FTC Warns LGBTQ+ Community of Scammers Exploiting Dating Apps

Colin Thierry
Colin Thierry Writer
Colin Thierry Colin Thierry Writer

The U.S. Federal Trade Commission (FTC) warned this week of extortion scammers targeting the LGBTQ+ community by exploiting online dating apps like Grindr and Feeld.

According to the FTC, the cybercriminals pose as potential romantic partners on LGBTQ+ dating apps. After finding a target, they send explicit photos and ask their potential victims to reciprocate.

Once they send explicit photos in return, the victims are then blackmailed into paying a ransom (usually in untraceable gift cards). The scammers blackmailed their victims by threatening to leak the explicit photos to their family, friends, or employers if they didn’t pay the ransom.

Some scammers even went as far as telling victims the names of those they will reach out to if the ransom is not paid or threaten to out those who are still “closeted.”

“Other scammers threaten people who are ‘closeted’ or not yet fully ‘out’ as LGBTQ+,” said the FTC.

“They may pressure you to pay up or be outed, claiming they’ll ‘ruin your life’ by exposing explicit photos or conversations,” the consumer protection watchdog added.

In response, the FTC advised LGBTQ+ dating app users not to share explicit photos with people they’ve just met online or if they’re not 100% sure who they’re chatting with.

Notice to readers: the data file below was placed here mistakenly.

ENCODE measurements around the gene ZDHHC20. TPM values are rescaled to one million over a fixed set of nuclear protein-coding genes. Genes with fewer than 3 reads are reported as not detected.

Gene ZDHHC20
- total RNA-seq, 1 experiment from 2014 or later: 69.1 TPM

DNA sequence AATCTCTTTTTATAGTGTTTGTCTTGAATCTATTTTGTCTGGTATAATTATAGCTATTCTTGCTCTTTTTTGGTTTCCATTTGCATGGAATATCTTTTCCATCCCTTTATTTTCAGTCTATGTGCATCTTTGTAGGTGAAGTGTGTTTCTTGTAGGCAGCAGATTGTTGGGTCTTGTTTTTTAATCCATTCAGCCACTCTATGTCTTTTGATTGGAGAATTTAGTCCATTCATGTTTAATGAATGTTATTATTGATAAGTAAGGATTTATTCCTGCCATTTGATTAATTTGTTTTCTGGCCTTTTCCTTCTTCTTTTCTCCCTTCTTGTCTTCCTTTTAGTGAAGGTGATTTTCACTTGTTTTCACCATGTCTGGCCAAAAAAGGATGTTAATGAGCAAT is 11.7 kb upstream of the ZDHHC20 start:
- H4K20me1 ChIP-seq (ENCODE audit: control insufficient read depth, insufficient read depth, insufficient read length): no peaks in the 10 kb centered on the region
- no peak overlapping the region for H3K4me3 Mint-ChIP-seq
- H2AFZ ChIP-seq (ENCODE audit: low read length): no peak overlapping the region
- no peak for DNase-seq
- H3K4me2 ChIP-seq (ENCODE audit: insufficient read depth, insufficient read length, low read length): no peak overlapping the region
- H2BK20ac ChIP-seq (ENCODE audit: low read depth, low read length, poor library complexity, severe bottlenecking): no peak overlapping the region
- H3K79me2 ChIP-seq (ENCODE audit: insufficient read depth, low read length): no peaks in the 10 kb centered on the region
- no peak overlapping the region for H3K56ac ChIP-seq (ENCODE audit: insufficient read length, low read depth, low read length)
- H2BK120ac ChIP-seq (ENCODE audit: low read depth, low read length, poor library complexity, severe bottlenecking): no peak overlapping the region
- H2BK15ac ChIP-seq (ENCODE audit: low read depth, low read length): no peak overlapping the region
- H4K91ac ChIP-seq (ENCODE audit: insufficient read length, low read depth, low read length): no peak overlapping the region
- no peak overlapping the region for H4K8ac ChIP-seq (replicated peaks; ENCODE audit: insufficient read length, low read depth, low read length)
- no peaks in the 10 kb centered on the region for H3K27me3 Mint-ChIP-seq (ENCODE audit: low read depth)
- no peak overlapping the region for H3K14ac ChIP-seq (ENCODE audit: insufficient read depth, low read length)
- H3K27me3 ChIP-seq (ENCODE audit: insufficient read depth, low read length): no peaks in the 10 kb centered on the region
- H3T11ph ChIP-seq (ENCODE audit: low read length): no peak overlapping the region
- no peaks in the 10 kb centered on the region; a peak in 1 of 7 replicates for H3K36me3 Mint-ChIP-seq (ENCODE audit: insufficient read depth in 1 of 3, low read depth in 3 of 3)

Additionally, online dating platforms have warned in the past of extortion scams that may target their users.

Grindr warned that “social media and dating apps are a prime target for these bad actors, as scammers seek to exploit people looking to make meaningful connections.”

Feeld also asked its users to “always be mindful when you share personal details such as your real name, phone number, address or any other personal information” and “never follow through any payment requests from other members [..] as these can be attempts at identity theft or financial fraud.”

In February, the FTC reported a significant increase in online romance scams that caused Americans to lose over $547 million in 2021.

In 2021, the FBI Internet Crime Complaint Center (IC3) also received more than 18,000 sexual extortion-related complaints, which amounted to over $13.6 million in losses.

About the Author

About the Author

Colin Thierry is a former cybersecurity researcher and journalist for SafetyDetectives who has written a wide variety of content for the web over the past 2 years. In his free time, he enjoys spending time outdoors, traveling, watching sports, and playing video games.

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